What To Know Before Taking In A Stray Cat
If you've been noticing an adorable kitten wandering around your neighborhood, you may be tempted to pet them, talk to them, and even put out a little dish of food for them. But if you're thinking about adopting a stray cat, there's more to it than just opening your door and letting them inside. Any time you welcome a new pet into your life is a major moment, and it needs some thoughtful preparation, according to experts. In addition to picking up practical things like supplies, it's also crucial to make sure that they're healthy and feel safe with you.
But first, you should make sure that you're not accidentally grabbing someone's lost or collarless pet. "If you find a stray cat, it’s important to first make sure they don’t have a previous owner," Dr. Amanda Landis-Hana, DVM, a veterinarian and senior manager of veterinary outreach at PetSmart Charities, tells Bustle. "Once you’ve gained enough trust to hold the cat, take a look to see if it has a collar," she says. "If no collar is present, it’s still recommended that you take the cat to get scanned for a microchip as cats can sometimes rip their collars off."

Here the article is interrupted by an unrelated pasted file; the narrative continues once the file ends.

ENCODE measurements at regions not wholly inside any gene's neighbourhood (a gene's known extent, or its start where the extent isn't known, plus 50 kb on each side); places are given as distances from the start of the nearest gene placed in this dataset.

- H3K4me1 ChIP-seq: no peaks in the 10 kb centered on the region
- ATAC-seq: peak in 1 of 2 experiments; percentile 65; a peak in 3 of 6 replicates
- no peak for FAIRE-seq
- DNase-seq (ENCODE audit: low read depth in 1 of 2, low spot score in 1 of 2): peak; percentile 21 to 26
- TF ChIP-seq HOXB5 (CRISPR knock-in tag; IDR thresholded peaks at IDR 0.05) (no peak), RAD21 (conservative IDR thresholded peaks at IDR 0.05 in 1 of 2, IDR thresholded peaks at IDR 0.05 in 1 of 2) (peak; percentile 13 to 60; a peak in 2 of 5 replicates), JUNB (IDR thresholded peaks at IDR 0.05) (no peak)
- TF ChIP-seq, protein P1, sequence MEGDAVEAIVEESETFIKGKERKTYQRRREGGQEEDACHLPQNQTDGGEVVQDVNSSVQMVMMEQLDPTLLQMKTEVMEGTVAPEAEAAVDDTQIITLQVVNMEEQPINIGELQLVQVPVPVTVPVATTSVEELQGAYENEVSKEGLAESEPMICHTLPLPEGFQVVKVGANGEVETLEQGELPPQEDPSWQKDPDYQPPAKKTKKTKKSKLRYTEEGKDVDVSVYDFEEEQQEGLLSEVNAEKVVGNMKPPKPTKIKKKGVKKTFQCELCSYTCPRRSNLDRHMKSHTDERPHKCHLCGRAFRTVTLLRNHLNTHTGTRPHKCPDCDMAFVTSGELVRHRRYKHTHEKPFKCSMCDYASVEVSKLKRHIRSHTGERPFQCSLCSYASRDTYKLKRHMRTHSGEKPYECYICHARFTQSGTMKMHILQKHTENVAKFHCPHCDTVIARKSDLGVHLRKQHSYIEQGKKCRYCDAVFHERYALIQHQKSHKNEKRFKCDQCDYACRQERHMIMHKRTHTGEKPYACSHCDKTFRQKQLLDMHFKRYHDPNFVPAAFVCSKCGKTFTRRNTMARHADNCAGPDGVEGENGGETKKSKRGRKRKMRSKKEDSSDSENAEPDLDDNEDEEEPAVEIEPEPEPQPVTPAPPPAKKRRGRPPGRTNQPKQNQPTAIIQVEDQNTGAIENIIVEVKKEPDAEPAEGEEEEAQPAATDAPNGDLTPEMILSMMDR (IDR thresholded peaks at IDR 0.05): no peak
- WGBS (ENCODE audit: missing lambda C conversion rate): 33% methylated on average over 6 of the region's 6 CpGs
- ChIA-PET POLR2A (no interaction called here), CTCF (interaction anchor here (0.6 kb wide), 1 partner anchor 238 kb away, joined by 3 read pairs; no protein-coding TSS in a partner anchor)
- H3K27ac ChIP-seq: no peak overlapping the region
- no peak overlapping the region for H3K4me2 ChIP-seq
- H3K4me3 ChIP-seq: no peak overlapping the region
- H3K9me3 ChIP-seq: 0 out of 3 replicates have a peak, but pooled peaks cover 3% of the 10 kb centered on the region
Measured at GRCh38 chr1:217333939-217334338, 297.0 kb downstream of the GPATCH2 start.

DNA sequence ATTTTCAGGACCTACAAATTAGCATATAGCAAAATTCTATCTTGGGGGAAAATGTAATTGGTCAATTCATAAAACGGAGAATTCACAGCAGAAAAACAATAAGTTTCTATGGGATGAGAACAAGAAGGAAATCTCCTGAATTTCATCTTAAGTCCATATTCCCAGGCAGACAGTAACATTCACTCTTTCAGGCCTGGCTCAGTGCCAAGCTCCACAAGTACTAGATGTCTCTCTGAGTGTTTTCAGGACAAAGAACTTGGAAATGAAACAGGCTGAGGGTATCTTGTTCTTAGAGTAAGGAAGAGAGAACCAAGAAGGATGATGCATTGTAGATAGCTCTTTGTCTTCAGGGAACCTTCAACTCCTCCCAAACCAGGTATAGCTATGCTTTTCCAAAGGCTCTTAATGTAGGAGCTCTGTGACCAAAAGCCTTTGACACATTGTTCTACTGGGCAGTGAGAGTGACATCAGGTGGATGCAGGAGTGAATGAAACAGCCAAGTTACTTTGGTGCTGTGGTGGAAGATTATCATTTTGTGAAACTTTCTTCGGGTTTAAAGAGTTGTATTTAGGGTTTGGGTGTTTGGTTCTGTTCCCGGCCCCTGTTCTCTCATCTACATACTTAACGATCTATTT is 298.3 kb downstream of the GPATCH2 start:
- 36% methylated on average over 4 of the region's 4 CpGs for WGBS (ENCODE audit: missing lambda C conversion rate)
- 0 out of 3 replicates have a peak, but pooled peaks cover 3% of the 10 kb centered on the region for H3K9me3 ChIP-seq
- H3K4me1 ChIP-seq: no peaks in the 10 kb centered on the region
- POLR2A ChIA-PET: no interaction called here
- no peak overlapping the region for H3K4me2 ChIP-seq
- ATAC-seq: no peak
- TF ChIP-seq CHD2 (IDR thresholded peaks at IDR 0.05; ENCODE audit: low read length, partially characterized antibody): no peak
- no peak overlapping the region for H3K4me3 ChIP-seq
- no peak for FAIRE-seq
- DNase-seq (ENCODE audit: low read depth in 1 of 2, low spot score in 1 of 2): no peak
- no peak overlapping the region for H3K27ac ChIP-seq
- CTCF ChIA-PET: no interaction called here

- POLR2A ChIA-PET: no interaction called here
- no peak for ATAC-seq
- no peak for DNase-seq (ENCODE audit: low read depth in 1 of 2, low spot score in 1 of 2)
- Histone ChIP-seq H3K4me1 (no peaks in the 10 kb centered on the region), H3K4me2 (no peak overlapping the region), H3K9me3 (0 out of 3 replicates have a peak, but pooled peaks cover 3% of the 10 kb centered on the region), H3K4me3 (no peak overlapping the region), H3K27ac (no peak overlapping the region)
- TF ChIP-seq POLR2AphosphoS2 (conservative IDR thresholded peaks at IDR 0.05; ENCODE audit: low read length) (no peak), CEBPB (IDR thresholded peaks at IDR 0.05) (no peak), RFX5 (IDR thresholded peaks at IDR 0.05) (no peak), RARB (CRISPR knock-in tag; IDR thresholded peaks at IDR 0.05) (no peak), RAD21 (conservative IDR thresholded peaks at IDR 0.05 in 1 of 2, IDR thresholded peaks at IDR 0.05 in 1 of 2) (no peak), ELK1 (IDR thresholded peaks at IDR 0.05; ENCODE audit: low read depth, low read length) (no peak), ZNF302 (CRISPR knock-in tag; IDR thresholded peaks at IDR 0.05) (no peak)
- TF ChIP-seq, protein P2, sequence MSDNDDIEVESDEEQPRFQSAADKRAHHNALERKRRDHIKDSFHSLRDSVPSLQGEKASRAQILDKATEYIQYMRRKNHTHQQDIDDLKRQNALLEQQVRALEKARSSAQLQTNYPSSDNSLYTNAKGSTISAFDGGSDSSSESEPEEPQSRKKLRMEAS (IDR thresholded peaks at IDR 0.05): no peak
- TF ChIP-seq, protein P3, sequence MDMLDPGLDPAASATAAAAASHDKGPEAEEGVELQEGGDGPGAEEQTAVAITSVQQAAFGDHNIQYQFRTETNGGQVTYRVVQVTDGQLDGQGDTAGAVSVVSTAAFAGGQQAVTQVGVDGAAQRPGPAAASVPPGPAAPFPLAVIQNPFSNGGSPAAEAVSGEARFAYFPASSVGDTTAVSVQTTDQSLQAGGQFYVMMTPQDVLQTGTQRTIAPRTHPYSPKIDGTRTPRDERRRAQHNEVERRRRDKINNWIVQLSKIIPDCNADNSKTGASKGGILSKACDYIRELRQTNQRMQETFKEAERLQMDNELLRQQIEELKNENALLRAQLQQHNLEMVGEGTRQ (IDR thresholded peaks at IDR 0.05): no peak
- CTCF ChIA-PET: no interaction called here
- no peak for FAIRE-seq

Here's what you should know before adopting a stray cat, according to experts.
1. Prepare Hiding Spots
If you've ever spent time with a cat, you know that they love tiny spaces. Whether it's an empty cardboard box or a spot between two pillows, a cat will wriggle their way into the opening. Besides being super cute, having safe hiding spots for your new kitty is important for making them feel safe. "In addition to cat-proofing your home, plan to have a few quiet places for your new pet to 'hide' as it adjusts to its new environment," Landis-Hana says. "All cats need their own little hideouts, but former strays especially, as they’re so used to having all the space they want."
2. Have Them Checked Out By A Vet
If you're adopting a cat that's spent some time without a proper home and care, you probably have no idea what their medical history is or whether they have any current health issues. "As soon as you’ve decided to take a cat in," Landis-Hana says, "for the wellbeing of all involved, schedule a veterinary appointment." The vet will be able to check for parasites like ear mites and fleas, which often affect cats who have been living without a home. Plus, if your new fur baby is suffering from a more serious illness, the sooner you get treatment for them, the better.